About the Artist
Alexander Calder (1898–1976) is best known for his large, colorful sculpture, which incorporate elements of humor and chance into uniquely engineered structures. In the early 1930s, inspired by the color and composition of Piet Mondrian's work, Calder created his breakthrough mobiles. At first these abstract sculptures were motorized; later Calder modified his design to allow free-floating movement, powered only by air currents. These signature works incorporated Calder's interests in physics, astronomy, and kinetics, and above all, his sense of play.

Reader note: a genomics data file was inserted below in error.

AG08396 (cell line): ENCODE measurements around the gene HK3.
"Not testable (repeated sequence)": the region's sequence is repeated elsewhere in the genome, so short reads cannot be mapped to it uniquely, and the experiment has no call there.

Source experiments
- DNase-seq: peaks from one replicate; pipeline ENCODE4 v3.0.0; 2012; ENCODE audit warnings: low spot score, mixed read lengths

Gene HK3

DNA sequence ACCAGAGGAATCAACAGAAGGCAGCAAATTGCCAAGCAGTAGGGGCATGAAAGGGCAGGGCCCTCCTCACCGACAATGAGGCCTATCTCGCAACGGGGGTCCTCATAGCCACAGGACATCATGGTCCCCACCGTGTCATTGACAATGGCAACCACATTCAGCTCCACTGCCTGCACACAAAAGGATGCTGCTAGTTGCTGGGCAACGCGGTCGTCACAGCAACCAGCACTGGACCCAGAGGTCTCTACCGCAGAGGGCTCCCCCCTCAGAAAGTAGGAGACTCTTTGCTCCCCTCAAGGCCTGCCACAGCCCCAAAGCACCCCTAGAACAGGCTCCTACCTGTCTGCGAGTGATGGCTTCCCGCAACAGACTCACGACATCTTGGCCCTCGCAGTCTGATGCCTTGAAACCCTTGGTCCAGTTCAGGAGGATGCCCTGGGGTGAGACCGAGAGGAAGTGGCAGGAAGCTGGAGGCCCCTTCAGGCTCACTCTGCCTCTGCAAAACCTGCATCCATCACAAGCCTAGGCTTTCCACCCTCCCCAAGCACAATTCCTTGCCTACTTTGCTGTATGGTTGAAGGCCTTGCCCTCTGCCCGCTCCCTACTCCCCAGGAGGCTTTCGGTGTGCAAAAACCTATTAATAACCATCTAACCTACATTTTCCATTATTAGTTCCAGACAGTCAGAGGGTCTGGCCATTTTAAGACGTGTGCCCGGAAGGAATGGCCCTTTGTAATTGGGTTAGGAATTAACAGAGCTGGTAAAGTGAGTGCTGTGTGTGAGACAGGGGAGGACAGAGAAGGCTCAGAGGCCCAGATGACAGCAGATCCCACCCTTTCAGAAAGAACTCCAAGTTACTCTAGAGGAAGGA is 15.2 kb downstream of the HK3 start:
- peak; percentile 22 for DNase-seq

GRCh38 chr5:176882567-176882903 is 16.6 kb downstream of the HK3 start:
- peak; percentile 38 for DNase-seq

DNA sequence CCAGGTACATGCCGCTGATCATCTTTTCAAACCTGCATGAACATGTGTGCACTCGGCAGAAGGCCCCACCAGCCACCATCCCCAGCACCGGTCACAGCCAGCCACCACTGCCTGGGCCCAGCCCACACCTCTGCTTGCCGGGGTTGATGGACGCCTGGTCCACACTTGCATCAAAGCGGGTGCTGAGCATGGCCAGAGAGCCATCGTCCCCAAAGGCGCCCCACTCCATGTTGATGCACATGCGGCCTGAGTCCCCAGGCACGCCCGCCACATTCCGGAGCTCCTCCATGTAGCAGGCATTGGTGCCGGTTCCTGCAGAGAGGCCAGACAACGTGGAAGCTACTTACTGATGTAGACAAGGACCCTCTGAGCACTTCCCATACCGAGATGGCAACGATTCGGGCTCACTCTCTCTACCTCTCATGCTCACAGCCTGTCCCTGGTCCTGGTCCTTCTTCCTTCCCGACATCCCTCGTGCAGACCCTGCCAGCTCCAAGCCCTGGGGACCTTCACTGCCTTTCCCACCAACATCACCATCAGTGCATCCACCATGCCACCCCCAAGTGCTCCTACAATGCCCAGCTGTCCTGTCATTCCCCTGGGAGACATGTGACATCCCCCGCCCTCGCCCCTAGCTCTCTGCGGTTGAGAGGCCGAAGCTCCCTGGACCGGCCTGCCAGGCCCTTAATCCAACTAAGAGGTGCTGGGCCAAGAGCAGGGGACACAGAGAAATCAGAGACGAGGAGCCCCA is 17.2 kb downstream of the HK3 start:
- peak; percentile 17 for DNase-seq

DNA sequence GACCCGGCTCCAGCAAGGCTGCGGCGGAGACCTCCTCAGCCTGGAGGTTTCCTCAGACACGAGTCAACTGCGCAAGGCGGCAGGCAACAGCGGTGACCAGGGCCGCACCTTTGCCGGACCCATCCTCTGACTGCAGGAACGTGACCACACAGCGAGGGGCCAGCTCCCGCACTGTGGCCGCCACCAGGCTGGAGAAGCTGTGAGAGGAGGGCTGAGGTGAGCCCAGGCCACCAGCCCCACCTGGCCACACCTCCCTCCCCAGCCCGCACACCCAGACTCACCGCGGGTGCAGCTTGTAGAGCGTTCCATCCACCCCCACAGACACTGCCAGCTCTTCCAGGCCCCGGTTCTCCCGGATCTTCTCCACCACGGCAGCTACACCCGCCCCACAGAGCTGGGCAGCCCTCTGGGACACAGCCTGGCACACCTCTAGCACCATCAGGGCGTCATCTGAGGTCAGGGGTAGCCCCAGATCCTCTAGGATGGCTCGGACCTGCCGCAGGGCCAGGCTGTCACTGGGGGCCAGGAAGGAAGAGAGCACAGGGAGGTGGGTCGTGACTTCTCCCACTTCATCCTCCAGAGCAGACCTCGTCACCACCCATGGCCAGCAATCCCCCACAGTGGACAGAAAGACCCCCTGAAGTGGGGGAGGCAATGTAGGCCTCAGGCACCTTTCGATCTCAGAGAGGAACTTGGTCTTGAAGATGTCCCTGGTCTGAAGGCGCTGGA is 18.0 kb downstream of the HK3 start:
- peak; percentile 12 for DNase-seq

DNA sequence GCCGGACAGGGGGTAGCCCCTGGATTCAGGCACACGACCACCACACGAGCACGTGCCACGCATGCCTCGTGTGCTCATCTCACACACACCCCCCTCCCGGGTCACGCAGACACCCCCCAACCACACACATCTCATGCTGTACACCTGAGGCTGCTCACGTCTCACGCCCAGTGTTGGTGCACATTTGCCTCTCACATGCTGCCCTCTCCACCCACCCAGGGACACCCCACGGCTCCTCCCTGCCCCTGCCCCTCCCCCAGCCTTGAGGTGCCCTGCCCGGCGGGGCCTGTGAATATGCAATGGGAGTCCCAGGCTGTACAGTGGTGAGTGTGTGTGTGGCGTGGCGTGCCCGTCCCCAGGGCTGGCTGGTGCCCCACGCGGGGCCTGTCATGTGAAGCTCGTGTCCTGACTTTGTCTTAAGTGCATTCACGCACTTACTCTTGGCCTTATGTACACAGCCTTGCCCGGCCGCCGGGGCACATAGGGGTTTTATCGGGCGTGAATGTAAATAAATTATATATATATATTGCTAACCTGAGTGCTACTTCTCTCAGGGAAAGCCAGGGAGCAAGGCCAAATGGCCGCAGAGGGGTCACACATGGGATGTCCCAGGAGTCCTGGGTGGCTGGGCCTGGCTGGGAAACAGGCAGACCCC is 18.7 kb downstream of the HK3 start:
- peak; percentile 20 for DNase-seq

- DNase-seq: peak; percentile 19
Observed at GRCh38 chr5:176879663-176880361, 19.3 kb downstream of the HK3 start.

This gray tee features a colorful rendering of Alexander Calder's 76-foot-long mobile that has served as the icon of the Gallery's East Building and gracefully presided over its atrium since 1977.
Calder created his first moving abstract sculptures or "mobiles" in the early 1930s. Using an ingenious system of weights and counterbalances, he eventually designed constructions that move freely when suspended in response to slight air currents. The work he created for the East Building, Untitled (1976), is by far the largest example of this type of motorless construction.
- 100% cotton
- Machine washable
- Printed in the USA